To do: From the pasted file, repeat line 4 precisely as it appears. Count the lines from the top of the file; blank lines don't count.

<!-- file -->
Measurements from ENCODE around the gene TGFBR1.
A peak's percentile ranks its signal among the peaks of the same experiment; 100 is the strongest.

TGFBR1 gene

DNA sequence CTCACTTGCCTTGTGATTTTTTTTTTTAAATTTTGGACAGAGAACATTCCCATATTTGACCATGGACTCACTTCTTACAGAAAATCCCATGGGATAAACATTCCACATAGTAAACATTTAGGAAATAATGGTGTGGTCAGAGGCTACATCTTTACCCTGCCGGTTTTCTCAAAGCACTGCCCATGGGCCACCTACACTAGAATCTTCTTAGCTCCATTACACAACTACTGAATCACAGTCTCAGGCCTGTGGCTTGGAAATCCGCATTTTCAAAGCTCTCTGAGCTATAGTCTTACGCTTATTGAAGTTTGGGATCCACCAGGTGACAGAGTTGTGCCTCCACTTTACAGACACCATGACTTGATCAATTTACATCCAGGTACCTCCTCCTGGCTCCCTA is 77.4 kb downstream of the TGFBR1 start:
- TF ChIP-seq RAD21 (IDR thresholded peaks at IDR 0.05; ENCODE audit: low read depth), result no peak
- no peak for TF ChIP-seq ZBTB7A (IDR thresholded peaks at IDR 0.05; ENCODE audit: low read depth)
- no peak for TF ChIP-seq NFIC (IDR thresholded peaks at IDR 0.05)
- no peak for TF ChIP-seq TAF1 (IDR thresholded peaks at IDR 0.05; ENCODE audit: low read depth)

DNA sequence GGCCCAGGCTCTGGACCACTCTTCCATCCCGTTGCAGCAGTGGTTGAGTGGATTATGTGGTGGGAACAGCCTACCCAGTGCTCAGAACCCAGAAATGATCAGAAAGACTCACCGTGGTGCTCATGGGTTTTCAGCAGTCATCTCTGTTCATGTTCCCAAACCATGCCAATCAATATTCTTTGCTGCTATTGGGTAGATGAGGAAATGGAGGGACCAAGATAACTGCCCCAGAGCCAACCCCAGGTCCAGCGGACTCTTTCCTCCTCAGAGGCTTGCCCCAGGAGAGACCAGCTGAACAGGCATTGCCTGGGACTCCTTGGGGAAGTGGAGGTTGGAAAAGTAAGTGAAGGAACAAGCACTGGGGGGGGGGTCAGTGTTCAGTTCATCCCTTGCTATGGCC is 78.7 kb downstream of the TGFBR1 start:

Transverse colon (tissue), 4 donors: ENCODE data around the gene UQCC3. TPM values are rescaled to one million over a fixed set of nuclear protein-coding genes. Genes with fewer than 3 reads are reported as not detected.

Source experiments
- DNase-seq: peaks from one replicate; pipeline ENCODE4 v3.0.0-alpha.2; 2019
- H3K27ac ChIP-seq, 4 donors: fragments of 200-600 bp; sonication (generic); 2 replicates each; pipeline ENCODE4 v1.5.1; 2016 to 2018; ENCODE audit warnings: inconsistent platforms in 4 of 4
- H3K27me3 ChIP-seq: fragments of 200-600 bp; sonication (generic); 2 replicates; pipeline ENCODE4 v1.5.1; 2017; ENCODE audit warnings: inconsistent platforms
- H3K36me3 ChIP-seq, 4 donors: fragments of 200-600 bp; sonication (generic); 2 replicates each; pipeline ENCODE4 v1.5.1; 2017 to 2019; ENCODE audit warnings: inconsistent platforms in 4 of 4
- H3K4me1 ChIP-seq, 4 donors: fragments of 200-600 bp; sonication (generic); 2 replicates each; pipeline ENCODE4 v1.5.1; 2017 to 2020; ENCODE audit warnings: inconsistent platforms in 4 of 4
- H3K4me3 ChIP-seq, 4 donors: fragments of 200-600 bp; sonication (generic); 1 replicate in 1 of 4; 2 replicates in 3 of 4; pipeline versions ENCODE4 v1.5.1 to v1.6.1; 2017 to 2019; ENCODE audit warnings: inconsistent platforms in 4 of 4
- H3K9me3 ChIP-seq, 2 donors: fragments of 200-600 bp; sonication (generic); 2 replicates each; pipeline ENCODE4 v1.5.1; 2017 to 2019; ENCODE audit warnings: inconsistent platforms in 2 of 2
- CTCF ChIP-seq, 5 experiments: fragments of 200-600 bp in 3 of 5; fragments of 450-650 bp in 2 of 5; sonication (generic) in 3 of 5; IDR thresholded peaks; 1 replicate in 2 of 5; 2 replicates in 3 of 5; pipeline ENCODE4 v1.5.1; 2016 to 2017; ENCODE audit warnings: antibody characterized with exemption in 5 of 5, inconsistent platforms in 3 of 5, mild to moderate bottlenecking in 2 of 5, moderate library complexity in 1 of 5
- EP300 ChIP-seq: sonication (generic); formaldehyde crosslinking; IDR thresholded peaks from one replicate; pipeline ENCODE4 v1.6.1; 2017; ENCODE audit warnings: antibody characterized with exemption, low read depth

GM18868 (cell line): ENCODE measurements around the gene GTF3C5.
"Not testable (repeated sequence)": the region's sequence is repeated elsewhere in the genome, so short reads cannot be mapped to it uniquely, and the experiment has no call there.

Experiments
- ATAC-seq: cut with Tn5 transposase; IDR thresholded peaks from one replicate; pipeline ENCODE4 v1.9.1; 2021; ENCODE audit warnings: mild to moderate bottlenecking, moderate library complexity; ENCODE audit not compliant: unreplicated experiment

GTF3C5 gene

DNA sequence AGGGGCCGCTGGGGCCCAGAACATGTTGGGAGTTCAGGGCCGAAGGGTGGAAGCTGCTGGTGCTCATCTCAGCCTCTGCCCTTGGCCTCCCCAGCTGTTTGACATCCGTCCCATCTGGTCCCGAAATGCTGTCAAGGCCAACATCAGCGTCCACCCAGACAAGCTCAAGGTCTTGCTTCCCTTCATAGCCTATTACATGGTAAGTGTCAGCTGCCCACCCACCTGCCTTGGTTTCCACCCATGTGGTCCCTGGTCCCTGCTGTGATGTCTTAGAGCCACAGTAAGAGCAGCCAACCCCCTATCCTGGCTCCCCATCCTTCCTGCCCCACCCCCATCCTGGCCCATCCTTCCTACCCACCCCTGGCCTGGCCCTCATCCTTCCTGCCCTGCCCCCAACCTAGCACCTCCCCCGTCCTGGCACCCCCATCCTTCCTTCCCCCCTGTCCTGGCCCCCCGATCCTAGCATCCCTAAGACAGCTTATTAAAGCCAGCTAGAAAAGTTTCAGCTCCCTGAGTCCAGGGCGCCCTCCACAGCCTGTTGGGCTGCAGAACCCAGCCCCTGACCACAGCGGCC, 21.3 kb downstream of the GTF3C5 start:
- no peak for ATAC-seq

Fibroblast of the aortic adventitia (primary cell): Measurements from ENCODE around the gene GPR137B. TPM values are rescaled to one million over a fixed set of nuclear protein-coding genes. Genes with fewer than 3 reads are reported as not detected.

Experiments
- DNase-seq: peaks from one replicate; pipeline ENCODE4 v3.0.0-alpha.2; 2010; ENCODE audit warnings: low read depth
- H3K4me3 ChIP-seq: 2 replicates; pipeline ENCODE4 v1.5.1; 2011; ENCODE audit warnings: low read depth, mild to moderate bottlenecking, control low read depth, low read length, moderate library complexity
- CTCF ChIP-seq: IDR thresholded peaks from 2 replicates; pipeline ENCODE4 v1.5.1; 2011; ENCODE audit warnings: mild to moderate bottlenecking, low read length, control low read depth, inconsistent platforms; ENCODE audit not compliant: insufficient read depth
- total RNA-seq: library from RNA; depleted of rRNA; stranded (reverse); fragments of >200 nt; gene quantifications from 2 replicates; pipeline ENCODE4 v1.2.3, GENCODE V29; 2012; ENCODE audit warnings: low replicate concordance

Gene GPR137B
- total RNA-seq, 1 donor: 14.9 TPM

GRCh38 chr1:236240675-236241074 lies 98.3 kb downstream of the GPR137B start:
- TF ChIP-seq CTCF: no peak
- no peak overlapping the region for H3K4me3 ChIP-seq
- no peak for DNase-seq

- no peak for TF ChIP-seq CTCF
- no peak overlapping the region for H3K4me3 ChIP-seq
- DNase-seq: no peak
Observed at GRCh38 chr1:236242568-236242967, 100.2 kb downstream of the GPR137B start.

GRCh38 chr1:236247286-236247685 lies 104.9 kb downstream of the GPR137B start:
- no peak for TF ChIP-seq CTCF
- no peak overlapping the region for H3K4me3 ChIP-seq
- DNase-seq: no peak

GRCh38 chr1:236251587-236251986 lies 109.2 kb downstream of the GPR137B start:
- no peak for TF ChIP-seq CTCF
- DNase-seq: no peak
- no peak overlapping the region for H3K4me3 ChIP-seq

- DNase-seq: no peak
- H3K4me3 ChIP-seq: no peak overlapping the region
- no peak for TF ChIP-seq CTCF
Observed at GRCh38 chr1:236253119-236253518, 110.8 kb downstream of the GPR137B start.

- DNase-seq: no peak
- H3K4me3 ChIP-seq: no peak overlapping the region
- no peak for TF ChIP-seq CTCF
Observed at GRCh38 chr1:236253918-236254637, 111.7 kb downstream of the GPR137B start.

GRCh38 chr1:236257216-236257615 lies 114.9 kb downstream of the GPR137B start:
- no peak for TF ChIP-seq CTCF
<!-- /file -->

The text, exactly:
DNA sequence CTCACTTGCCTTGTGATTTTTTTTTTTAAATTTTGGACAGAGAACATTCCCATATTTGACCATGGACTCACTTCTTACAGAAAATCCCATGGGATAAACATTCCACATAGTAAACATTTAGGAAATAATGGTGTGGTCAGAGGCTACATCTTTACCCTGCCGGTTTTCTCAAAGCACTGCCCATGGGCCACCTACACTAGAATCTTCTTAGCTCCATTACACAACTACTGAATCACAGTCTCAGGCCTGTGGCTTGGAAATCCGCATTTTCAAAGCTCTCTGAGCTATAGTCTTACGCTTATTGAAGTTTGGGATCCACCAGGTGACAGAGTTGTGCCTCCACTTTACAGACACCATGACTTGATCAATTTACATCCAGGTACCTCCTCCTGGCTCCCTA is 77.4 kb downstream of the TGFBR1 start: